The risk is all around us; it is ever present. And while many of us believe that risk is unavoidable and all we can do is manage it, there is a possibility to practice wise risk management to either avoid most risks or be prepared to mitigate risks that cannot be avoided. There are five risk management strategies that you can use to manage risk on your project. Most likely you will probably find yourself using a combination of techniques, choosing the strategies that best suit the risks on your project and the skills of your team.
- Accept the risk – Accepting the risk means that you have identified it but have chosen to take no action. Simply put, you acknowledged it and decided to deal with it if only if it occurs. This is a good strategy to use for minuscule risks – risks that won’t have much of an impact on your project if they happen and could be easily dealt with when or even if they arise.
- Avoid the risk – If the risk has a potentially large impact on your project, you can change your plans to try to avoid it. But what are the risks that should be avoided? Well, you will find out later in this post.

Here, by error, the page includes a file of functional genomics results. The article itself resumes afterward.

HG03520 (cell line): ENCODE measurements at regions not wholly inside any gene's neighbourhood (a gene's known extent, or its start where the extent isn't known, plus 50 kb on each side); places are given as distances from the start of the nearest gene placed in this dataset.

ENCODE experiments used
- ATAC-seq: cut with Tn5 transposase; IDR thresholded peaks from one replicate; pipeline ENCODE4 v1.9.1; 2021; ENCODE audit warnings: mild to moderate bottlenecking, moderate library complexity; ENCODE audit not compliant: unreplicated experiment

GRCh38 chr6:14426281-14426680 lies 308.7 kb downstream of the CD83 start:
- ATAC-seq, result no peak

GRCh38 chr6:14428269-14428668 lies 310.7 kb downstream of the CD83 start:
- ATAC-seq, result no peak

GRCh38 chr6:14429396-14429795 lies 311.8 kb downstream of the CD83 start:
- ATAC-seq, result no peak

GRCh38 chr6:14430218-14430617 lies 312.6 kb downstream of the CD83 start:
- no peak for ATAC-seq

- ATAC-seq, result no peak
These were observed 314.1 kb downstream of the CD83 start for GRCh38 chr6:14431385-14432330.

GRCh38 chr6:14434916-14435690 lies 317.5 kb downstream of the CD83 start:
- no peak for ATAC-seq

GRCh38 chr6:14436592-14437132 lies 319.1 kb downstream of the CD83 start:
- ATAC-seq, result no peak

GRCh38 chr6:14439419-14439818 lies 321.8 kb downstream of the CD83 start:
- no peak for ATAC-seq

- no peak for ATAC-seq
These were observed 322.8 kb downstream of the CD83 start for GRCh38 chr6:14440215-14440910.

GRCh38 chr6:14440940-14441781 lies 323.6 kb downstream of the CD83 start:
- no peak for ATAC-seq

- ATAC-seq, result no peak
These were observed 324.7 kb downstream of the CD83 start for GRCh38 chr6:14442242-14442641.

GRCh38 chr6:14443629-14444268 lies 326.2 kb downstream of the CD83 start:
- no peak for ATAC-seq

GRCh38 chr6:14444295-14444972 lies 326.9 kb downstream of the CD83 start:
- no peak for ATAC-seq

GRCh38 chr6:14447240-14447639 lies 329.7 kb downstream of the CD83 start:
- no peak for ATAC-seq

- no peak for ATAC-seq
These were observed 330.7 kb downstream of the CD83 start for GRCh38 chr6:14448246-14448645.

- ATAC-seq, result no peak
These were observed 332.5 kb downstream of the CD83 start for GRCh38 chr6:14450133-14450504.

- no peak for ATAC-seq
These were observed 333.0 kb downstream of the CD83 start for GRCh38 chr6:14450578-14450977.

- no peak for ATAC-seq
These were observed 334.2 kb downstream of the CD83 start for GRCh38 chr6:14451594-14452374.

- Transfer the risk – this risk management strategy is rarely used and is only viable when there are several parties included in the project. Basically what happens here is that you transfer the management of the risk to someone else. For instance, web designers will not be responsible if website’s backend crashes – it is a risk that should be handled by developers.
- Mitigate the risk – by limiting the impact of a risk, the problem that may occur is smaller and easier to fix. You can mitigate against the impact, as well as against the likelihood of it happening.
- Exploit the risk – Sometimes the risk can have a positive impact on your project. Exploiting is about doing everything to make sure the event happens. In this risk response strategy, you will make sure that the opportunity is realized: take the opportunity very seriously and develop a strategy to accomplish it.